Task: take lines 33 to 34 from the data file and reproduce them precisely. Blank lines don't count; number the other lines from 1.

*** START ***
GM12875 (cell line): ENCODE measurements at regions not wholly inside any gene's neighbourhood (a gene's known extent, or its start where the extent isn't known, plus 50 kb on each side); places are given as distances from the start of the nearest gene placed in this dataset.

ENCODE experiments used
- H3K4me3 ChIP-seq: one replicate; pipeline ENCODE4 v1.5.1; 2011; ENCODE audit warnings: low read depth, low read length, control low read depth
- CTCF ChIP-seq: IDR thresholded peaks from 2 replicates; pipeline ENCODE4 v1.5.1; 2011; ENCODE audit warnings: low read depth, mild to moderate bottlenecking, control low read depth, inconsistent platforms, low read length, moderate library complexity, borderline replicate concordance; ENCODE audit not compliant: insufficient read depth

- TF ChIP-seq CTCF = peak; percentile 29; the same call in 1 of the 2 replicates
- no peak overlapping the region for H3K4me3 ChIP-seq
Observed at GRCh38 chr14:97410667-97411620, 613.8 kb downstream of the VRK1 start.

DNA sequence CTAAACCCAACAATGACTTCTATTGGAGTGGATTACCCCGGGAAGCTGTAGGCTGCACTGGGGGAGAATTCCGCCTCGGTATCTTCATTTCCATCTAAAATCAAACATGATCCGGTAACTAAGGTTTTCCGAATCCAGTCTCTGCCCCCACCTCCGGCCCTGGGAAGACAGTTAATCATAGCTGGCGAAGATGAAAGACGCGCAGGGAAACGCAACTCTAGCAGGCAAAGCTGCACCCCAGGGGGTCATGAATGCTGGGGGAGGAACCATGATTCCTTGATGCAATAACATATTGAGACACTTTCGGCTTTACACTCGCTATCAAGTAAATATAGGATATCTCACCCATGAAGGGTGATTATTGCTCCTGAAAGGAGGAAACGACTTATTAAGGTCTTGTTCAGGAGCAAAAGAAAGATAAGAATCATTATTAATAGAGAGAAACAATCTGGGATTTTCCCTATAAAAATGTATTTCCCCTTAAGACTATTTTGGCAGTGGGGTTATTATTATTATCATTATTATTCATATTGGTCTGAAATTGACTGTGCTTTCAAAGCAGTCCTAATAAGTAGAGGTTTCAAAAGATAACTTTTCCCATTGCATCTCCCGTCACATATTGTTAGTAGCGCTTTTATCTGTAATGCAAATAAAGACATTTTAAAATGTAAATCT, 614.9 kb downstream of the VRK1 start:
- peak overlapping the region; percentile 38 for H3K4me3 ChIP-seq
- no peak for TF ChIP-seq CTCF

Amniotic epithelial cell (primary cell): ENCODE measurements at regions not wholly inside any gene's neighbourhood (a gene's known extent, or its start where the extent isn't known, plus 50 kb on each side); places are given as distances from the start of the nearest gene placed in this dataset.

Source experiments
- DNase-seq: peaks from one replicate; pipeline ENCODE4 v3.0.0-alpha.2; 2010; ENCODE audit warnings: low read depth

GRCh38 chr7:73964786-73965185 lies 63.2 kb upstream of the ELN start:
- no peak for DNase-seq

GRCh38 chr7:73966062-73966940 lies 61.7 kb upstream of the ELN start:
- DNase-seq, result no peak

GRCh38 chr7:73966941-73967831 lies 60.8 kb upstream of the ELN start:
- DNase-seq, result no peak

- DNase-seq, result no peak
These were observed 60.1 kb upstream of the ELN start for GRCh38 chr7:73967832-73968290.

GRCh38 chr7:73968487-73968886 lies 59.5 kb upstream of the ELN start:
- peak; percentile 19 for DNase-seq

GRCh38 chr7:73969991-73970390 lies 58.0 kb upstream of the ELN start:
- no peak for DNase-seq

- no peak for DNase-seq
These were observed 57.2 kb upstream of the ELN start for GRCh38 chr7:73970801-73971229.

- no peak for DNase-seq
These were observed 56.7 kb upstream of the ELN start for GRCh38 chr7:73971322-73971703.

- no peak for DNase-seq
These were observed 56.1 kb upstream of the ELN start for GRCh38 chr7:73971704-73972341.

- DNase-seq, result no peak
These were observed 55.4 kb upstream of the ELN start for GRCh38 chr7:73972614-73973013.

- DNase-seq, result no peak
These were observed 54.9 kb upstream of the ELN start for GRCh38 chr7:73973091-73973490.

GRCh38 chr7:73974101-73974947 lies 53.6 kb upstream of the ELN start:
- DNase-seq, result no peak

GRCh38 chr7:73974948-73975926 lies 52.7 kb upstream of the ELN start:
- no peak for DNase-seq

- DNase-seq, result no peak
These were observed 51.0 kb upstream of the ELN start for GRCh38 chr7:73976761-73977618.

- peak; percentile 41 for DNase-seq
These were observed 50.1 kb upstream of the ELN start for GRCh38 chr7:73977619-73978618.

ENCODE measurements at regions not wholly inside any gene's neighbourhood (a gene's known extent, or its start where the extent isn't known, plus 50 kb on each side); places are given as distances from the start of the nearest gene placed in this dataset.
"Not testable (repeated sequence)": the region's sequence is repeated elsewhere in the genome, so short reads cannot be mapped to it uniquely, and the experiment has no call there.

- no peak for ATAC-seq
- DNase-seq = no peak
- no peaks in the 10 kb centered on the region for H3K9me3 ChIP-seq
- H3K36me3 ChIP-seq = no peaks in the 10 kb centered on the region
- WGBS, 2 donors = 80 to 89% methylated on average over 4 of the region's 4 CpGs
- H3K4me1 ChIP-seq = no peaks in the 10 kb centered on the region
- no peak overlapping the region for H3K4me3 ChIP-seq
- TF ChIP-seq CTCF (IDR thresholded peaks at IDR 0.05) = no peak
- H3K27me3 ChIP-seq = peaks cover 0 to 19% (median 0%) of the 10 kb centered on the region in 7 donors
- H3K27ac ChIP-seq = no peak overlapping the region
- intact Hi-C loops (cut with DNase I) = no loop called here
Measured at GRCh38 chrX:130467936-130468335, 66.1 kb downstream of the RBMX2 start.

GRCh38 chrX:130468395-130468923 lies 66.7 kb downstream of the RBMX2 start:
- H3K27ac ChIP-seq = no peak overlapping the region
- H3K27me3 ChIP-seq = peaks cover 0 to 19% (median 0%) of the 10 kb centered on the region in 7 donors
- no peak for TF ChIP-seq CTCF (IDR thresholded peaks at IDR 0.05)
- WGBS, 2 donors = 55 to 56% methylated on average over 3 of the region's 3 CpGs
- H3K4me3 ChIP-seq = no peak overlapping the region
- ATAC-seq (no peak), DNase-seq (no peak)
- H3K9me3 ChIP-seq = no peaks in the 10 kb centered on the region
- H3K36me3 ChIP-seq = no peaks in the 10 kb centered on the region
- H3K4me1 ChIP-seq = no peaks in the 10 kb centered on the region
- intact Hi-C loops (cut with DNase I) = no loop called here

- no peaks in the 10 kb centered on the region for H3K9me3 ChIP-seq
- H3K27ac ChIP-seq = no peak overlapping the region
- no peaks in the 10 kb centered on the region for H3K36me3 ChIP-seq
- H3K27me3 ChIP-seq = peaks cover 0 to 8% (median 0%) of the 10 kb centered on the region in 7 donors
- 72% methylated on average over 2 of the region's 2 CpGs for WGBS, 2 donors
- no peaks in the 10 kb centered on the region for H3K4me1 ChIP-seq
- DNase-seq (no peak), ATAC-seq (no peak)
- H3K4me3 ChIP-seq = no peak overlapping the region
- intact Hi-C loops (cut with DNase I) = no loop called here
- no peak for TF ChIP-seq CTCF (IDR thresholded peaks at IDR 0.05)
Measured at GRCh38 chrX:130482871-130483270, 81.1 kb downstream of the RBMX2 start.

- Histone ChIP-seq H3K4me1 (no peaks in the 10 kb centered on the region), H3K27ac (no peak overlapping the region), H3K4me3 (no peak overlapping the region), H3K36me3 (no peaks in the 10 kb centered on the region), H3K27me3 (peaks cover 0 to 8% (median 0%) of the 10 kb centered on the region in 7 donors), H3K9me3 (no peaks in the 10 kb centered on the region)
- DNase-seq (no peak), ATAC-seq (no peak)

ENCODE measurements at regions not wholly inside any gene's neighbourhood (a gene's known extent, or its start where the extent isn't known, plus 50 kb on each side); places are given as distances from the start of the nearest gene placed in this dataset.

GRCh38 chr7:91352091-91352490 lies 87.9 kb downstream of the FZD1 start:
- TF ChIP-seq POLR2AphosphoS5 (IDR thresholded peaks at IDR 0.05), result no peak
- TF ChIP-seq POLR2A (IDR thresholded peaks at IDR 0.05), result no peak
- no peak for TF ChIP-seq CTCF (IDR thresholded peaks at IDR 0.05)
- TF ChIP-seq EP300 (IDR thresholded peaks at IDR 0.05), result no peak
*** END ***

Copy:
These were observed 55.4 kb upstream of the ELN start for GRCh38 chr7:73972614-73973013.

- DNase-seq, result no peak